07 June 2007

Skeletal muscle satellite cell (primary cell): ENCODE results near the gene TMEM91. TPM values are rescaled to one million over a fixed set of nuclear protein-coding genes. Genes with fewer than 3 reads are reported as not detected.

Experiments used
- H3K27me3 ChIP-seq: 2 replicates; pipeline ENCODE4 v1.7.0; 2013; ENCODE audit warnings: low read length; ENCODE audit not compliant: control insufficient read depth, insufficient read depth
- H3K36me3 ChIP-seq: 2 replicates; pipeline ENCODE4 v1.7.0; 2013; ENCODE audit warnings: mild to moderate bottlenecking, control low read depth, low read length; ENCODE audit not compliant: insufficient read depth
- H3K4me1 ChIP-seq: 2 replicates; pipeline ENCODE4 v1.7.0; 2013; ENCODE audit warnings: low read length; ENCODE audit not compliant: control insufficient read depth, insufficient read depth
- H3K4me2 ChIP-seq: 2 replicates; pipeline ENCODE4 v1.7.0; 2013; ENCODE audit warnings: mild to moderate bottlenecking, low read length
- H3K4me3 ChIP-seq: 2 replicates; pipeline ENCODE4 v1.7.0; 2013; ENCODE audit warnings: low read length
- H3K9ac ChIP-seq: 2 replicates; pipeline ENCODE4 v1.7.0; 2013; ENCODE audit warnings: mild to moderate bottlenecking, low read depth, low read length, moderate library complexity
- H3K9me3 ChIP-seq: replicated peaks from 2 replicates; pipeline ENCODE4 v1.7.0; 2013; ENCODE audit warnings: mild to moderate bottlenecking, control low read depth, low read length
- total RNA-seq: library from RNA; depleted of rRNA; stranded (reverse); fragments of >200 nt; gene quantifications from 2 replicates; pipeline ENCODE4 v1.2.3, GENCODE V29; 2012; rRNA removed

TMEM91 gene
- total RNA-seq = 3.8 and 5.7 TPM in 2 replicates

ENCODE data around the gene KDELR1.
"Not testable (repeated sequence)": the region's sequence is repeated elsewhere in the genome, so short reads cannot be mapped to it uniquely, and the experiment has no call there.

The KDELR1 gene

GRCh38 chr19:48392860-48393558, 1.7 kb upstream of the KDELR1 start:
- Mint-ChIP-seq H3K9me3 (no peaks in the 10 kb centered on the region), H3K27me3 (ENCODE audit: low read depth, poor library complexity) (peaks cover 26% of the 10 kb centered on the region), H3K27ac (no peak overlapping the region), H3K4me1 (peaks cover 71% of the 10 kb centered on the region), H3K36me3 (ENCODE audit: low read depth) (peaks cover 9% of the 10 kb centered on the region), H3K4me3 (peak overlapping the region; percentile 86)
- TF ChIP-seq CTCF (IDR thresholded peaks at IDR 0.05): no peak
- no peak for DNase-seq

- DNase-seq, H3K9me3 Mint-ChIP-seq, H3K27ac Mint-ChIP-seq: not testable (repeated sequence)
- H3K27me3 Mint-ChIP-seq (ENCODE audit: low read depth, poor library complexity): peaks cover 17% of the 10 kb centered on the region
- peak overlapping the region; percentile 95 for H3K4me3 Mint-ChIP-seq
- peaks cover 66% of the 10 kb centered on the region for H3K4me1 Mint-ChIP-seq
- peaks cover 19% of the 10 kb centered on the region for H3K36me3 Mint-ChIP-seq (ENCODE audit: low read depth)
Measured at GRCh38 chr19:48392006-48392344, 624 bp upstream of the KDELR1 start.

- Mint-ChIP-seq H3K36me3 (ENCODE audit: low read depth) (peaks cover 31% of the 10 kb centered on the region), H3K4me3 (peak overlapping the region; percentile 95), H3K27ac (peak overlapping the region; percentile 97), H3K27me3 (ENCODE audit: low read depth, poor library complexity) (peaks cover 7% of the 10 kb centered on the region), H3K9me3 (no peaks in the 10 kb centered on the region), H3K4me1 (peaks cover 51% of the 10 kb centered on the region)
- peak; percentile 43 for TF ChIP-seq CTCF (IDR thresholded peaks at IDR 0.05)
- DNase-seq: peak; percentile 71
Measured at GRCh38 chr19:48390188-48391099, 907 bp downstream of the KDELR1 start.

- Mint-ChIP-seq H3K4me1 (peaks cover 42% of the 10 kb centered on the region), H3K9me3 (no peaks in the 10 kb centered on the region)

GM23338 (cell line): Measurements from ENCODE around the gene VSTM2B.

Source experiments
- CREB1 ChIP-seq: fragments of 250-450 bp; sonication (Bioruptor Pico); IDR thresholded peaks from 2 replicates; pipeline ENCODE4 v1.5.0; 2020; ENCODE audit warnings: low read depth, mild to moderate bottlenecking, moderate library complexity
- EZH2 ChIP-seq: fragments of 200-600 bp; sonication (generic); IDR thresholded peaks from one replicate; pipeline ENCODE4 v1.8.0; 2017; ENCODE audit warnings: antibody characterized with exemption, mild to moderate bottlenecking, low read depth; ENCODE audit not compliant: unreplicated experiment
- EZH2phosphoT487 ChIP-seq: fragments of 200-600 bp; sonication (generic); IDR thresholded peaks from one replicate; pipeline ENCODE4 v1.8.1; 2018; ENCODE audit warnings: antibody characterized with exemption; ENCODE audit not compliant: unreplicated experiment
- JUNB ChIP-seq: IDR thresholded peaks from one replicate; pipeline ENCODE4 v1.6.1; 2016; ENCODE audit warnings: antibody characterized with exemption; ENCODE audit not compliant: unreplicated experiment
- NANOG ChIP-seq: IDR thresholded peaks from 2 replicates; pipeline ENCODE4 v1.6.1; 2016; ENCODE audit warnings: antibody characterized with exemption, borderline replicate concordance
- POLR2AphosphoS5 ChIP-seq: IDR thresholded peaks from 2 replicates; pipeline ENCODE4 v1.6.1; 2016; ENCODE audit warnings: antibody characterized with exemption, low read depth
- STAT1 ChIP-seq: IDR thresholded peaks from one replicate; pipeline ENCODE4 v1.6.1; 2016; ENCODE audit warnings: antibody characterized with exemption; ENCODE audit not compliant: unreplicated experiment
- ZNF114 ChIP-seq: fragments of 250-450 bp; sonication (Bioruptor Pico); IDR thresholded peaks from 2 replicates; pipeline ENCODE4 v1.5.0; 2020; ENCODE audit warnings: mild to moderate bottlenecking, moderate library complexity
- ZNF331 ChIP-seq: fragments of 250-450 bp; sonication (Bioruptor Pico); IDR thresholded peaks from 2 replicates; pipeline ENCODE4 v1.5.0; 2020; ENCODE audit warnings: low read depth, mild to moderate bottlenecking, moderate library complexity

Well it was an unbelievably stupid thing to say, but was Big Brother contestant Emily really being racist when she blurted out the 'N-word'? This young lady, from my hometown Bristol (in fact, she's actually from my 'hood, a little suburb called Downend, not that I know her or anything) has been kicked-off the show in the worst possible circumstances. I hope it doesn't fuck up her life too much. But why did she say it? Surely no-one would knowingly make racist remarks knowing it was live on the telly and in the wake of the whole Jade Goody/Shilpa Shetty fiasco. With the N-word, context is everything, and I think that this is just an example of a white person using it in a clumsy, inappropriate way, rather than a deliberately offensive one. I think younger people of her generation perhaps don't fully understand the stigma attached to the word -it's so prevalent in music and films these days - whereas I can still remember as a kid all the casual racist nicknames, comments and jokes made by whites. Political correctness in the eighties helped to stamp a lot of that out. But black culture, particularly hip-hop vernacular, very successfully upended the meaning of the n-word, to a degree that is possibly unhealthy. In an ideal world, everyone should just stop saying it, but as long as it remains a so-say streetwise term in the black community, young white kids will always try to emulate what they hear. I used the word myself once in front of a black person, describing a mutual (white) acquaintance as 'my n***a'. It was a thoughtless, casual phrase which I regretted the instant it passed my lips, but to his credit the guy didn't bat an eyelid - he obviously understood the context and took no offence, for which I'm grateful. But this just proves how easily such a phrase can slip into one's vocabulary after listening to enough Snoop Dog records or Tarantino films. Young Emily applied the word incorrectly, but I don't think the world should start hating her for that. She's off the show, that's punishment enough, right?